Hundreds of Ayrshire women are missing out on potentially life-saving breast cancer tests, according to new figures.

Shock new figures show that one in four women in the area have failed to attend screening appointments in the last three years.

Now area MSP Sharon Dowey is urging women to turn up when they are invited by their local hospital.

Ms Dowey, a Conservative MSP for the South Scotland region, says that screening helps doctors find early signs of cancer, making treatment simpler and more effective.

According to figures released by Public Health Scotland (PHS), 75.3 per cent of women in Ayrshire and Arran attended their breast screening appointment in the period between 2019-22.

The uptake is below that of health board areas like the Borders, Dumfries and Galloway, Grampian, Orkney, Shetland and Tayside.

The same figures show only 67 per cent of women living in the most deprived parts of Ayrshire turned up for their free screening, compared to 84.2 per cent living in more affluent areas.

Ms Dowey said: “Breast cancer is the most common cancer in women which claims around 1,000 lives every year in Scotland.

“While the screening won’t prevent cancer, it can detect it early – and early detection saves lives. This is because diagnosing cancer early when it hasn’t spread too far means that treatment is more likely to be effective.

“That’s why it’s concerning to see that less people in Ayrshire are attending their screening appointments than those in the Borders and Tayside, and I’m really keen to see this uptake significantly improve over the next year."

The screening figures are for all women aged 50 to 70.

Ms Dowey added: "I’ll be asking what the Scottish Government plans to do to encourage those in more deprived areas to attend their breast screening.

"Your postcode shouldn’t determine your likelihood of attending a screening, and I want to ensure uptake is high across all of Ayrshire.

“The NHS states online that if you notice any lumps or a change in the size of your breasts, you should contact your GP instead of waiting for a screening invitation.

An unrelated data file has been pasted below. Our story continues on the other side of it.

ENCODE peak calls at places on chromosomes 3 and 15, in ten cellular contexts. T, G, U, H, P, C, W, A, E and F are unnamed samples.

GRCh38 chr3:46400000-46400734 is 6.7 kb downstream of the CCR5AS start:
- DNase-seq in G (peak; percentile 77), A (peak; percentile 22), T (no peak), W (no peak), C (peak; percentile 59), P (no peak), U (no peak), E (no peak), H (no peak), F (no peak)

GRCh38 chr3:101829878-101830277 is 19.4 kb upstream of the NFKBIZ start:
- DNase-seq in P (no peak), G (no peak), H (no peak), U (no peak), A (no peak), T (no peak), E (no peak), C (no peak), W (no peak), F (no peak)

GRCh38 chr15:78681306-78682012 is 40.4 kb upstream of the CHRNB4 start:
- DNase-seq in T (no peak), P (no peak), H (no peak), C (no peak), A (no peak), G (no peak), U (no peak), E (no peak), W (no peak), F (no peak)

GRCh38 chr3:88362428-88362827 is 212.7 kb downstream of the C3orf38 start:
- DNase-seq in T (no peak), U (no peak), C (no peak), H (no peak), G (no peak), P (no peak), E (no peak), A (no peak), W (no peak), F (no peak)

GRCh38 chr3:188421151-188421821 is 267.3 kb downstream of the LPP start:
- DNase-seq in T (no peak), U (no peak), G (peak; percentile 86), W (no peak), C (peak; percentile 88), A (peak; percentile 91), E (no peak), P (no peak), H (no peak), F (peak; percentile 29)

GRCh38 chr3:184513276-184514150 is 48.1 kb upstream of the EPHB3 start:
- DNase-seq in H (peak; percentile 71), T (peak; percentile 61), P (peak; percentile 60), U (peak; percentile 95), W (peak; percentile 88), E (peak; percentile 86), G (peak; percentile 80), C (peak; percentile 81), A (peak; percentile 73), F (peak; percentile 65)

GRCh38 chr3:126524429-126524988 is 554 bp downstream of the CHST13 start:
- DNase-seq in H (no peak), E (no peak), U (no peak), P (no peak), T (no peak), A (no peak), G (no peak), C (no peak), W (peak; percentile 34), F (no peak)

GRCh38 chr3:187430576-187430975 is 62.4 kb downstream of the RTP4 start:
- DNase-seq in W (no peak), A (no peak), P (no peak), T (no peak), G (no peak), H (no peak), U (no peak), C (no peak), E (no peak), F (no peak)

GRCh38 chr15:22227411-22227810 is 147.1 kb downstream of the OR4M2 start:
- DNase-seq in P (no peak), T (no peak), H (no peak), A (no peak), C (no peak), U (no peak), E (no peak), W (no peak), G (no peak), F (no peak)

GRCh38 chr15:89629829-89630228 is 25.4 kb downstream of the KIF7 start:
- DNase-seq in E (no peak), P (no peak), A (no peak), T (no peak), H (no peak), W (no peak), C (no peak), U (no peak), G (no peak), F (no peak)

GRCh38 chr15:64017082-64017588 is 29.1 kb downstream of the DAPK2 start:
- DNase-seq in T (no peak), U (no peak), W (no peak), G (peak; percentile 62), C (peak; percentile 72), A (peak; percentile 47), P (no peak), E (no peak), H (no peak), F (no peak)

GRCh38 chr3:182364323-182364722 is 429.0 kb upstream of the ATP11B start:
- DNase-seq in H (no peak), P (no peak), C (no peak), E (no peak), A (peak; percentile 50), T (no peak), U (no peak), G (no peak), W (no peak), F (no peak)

“While most lumps aren’t cancerous, it’s always better to have them checked by a professional just to be safe – and everyone should attend their breast screening appointment when they’re invited.”

The PHS figures show that screening detected 1,830 breast cancer cases in women of all ages last year.

The area of Scotland with the lowest uptake for breast screening appointments was Glasgow, at 71 per cent, and the highest was Shetland at 86 per cent.

The Ayrshire and Arran figure is the highest it's been for any rolling three-year period since the current regime for collecting data began in 2009 - but it still means onne in four woman are missing their appointments.

A Scottish Government spokesperson said: “We welcome the increase in uptake of breast screening, but we know more needs done to address inequalities and encourage those from less deprived areas to attend when invited for screening.

“The work of the breast screening modernisation programme board will strengthen the breast screening programme and is looking at addressing inequalities and providing access for everyone.

“As well as this work is also currently underway on a national Equity in Screening Strategy, which is being led by National Screening Oversight.

"The strategy will provide a focus and commitment to tackle inequalities in screening."

NHS Ayrshire and Arran has been contacted for comment.